Abstract: The halls of industry have always been peopled with physicists. For many years a bit more than a third of PhD physicists worked in industry, while almost half went into academic research and teaching. By the mid-1990s the numbers for new PhDs had reversed, with more than half going into industry and a little less than one-third going into academic institutions (see PHYSICS TODAY, April 2007, page 28). Notwithstanding the important relationship between physicists and industry, the kind of work that industrial physicists do and the way industrial R&D is organized have, until recently, been largely a matter of speculation. In 2003 the Center for History of Physics of the American Institute of Physics began a five-year study of the history of physicists in industry—the first systematic assessment of the work that physicists do in the corporate sector, how the organization and funding of industrial R&D have changed over the past several decades, and the extent to which the records of physicists in industry are being preserved for current and future researchers.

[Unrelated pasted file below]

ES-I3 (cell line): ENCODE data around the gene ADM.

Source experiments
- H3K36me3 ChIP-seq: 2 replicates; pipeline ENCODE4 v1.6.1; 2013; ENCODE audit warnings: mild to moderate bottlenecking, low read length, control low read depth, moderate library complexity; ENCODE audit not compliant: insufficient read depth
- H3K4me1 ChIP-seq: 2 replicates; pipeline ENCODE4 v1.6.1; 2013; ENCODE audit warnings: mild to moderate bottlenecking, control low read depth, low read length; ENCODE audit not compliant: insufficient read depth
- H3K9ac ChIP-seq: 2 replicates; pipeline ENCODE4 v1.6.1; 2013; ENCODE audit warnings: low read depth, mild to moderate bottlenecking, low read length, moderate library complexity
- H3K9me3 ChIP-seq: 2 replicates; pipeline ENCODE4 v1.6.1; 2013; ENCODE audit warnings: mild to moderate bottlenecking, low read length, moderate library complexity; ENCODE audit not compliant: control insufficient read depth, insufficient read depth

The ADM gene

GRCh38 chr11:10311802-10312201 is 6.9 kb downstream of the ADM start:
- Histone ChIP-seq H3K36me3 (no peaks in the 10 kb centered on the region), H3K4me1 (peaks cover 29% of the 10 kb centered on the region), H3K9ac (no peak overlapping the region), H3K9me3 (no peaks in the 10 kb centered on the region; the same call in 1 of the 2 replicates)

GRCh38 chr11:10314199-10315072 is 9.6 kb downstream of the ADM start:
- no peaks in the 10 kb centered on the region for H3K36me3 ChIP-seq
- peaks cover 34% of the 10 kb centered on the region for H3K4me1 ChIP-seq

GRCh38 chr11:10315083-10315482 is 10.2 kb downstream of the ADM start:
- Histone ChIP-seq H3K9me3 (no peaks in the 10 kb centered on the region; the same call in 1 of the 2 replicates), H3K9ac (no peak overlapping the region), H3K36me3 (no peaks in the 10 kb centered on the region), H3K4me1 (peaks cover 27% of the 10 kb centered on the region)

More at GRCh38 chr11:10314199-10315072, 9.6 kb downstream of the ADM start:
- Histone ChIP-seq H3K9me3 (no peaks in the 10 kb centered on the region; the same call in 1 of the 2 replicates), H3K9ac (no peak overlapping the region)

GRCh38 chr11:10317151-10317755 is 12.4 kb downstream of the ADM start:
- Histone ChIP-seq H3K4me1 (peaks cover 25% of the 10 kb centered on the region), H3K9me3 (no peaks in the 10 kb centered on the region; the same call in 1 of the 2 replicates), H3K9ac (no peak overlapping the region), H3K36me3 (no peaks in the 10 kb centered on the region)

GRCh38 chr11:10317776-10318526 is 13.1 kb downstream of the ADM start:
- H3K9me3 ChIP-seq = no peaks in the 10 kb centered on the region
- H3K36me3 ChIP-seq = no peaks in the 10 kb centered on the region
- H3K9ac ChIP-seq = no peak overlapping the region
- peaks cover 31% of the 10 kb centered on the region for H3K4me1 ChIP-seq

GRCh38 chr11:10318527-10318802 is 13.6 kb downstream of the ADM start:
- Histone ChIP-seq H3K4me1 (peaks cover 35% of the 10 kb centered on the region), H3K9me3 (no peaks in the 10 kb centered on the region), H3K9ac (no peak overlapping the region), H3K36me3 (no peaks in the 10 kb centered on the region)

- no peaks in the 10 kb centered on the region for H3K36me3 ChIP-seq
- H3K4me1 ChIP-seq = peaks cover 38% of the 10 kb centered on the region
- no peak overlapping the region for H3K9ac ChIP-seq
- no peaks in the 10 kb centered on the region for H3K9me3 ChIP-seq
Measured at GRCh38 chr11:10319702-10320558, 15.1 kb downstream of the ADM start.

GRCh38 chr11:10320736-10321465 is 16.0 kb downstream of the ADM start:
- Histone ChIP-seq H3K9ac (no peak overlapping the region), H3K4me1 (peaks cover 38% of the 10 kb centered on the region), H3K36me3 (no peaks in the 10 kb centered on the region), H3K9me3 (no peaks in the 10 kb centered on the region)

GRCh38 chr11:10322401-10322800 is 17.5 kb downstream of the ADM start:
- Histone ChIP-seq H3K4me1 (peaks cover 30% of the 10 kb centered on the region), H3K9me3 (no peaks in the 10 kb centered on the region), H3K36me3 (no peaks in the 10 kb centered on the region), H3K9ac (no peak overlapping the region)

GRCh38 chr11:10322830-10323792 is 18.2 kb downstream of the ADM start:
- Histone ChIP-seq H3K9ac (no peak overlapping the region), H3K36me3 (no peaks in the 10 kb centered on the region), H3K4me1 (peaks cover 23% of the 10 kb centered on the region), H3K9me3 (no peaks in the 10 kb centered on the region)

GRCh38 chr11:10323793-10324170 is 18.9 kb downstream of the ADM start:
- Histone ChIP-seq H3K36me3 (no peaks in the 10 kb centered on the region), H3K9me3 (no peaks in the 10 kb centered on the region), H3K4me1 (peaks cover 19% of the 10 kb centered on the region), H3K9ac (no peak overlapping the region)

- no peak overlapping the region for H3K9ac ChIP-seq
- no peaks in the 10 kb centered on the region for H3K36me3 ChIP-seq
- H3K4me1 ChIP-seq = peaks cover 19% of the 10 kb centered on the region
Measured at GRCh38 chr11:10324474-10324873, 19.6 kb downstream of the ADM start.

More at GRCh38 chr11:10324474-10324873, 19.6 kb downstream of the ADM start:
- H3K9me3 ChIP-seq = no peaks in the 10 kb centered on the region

Here are the principle findings from the study:
Companies haven’t achieved a consensus on how to conduct R&D and are struggling to find the best mix of longer-term research and short-term development. That is to say, they are trying to balance the need for a stream of innovative technologies with the ongoing need to report profits.
The funding and organizational structures of corporate R&D have undergone radical changes since the 1980s. In particular, the traditional centralized R&D laboratory is an endangered species.
Many companies rely on external sources—especially physicist entrepreneurs and physics startups—for innovative technology.
No standards exist for preserving the records of corporate R&D. As a result, historically valuable records, including the once ubiquitous laboratory notebook, are being lost.